To begin, a questionnaire is developed by adopting some measurement variables from previous works [1, 20, 36]; next the questionnaire was translated to Chinese and piloted tested using a scale of five (Totally Disagree, Disagree, Indifferent, Agree, and Totally Agree). After several revisions of the questionnaire, it is used as our survey instrument. 320 questionnaires were distributed to each of the five universities. 1,592 of 1,600 questionnaires were recovered. 13 questionnaires were unanswered, with 14 questionnaire having unattended responses. Thus 1,565 samples were used for data analysis; i.e., 97.8% of the distributed questionnaire is used for data analysis. The second-level criteria are measured as a reflective construct; i.e., the second-level indicator causes the results of the questionnaire. Figure 5 shows how the second-level indicator Citizenship () is measured as a reflective construct, and other second-level indicators are omitted. The formative construct in Figure 5 is zoomed in on Figure 1.

Figure 5: Measurement constructs.

Since reflective variables are highly correlated variables, which means not using some of the measured variables will not affect the result, the average of the measured variables for each alternative is calculated, then the minimum and maximum of the average measured variable of the construct are used to represent the lower and upper band of the grey number; i.e., where and are the first- and second-level reference of the criteria and is the mean of with the last term for the measured variable .

For instance, for social contribution of Citizenship indicator (), the grey value is given in Table 2. Other second-level indicators are similarly measured as shown in Table 3, and the computation is omitted. Table 3 gives the results of the computed grey data of the second-level indicators using (16).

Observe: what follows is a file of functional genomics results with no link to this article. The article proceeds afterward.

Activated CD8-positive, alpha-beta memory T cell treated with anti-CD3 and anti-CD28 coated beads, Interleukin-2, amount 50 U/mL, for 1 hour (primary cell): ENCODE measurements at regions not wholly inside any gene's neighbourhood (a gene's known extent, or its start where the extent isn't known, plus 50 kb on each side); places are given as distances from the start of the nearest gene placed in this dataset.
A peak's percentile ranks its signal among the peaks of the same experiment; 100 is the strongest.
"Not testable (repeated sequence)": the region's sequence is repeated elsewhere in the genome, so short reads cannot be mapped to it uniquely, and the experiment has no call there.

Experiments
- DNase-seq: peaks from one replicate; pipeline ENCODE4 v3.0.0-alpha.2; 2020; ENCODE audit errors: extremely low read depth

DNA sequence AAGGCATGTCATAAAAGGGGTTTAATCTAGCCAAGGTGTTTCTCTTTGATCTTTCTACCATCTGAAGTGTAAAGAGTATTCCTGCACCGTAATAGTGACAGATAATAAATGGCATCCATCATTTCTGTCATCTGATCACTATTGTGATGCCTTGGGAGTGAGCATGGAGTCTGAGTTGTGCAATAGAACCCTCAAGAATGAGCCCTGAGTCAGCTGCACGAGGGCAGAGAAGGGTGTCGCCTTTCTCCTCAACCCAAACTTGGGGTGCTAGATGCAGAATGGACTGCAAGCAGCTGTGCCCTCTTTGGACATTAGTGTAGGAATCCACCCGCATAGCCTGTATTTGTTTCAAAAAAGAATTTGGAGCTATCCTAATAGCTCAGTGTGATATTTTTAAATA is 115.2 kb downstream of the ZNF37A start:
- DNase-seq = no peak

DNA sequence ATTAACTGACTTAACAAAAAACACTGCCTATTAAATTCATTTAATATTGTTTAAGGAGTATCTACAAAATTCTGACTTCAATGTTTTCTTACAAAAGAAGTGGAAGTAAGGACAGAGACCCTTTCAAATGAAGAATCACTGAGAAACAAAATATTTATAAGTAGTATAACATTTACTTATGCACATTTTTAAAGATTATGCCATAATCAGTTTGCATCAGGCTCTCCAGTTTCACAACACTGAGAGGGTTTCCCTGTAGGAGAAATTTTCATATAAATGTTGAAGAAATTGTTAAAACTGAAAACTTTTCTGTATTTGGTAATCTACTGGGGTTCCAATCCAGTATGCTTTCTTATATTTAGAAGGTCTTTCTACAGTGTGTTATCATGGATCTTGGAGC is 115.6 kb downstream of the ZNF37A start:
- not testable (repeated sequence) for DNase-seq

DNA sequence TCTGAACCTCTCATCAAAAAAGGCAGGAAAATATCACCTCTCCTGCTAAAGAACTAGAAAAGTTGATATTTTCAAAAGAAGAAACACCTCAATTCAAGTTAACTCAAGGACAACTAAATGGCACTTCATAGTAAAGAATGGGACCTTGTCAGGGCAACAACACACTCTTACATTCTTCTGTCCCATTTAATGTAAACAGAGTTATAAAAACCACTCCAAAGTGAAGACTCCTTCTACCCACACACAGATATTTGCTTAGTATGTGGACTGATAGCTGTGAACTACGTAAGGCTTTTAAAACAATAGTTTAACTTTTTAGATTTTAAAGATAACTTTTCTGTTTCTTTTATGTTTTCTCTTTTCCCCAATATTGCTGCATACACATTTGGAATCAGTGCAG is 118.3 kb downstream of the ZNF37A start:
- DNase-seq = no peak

Table 2: Transformation of sample data to grey numbers.
Table 3: Grey data for evaluating UR.
4.2. Weights of Indicators

For this research, the average weights assigned by four Decision-Makers (DMs) who are academia from four different universities are used in the evaluation process. These weights are subjective to the perspective of the DMs. Any of the various weighting methods in the literature can be used with the ILP-GP [63, 64].

In this example, direct rating method that is normalized and scaled is used to estimate the weights [65]. First, the DMs are asked to assign percentage scores to all criteria. Next, the scores given by each DM are normalized. Then the average normalized scores are scaled to sum up to a unit value, which is 100%. The steps are given as follows.

Step 1 (obtain the percentage direct ratings for every criterion). The DMs rate the criteria 0–100. The scores are given in Table 4 and Figure 6 is a scatter plot of the direct ratings.

Table 4: Direct ratings by the DMs.
Figure 6: Scatter plot of direct ratings.

Step 2 (normalize the percentage ratings). The direct ratings assigned are normalized because the scores assigned by the DMs are skewed between 75 and 100%. The formula below is used for normalizingwhere is the ratings given by the DMs for criteria for which the last term is The average normalized direct ratings are given asi.e.,The normalized direct ratings are given in Table 5 and Figure 7 shows its scatter plot.

Table 5: Normalized direct ratings.
Figure 7: Scatter plot of the normalized direct ratings.

Step 3 (scale the average normalized average ratings). After scaling, the local weights and effective weights are obtained.

Step 4 (calculate the effective weights of the criteria). The effective weights distribute the effects of each second-level criterion on the overall goal (UR). The product of the first-level criteria weights () and the local second-level criteria weights () is the effective second-level weights ().The effective weights are given in Table 6.

Table 6: Effective criteria weights for UR evaluation.
4.3. Application of ILP-GP for Evaluation

The ILP-GP approach of solving MCDM problem based on grey numbers and the pairwise comparisons of the grey numbers as their possibilities is implemented in C++. The ILP-GP problem is solved using IBM ILOG CPLEX Optimization Studio Version: 12.6.2.0 Build id: 0

The steps are as follows.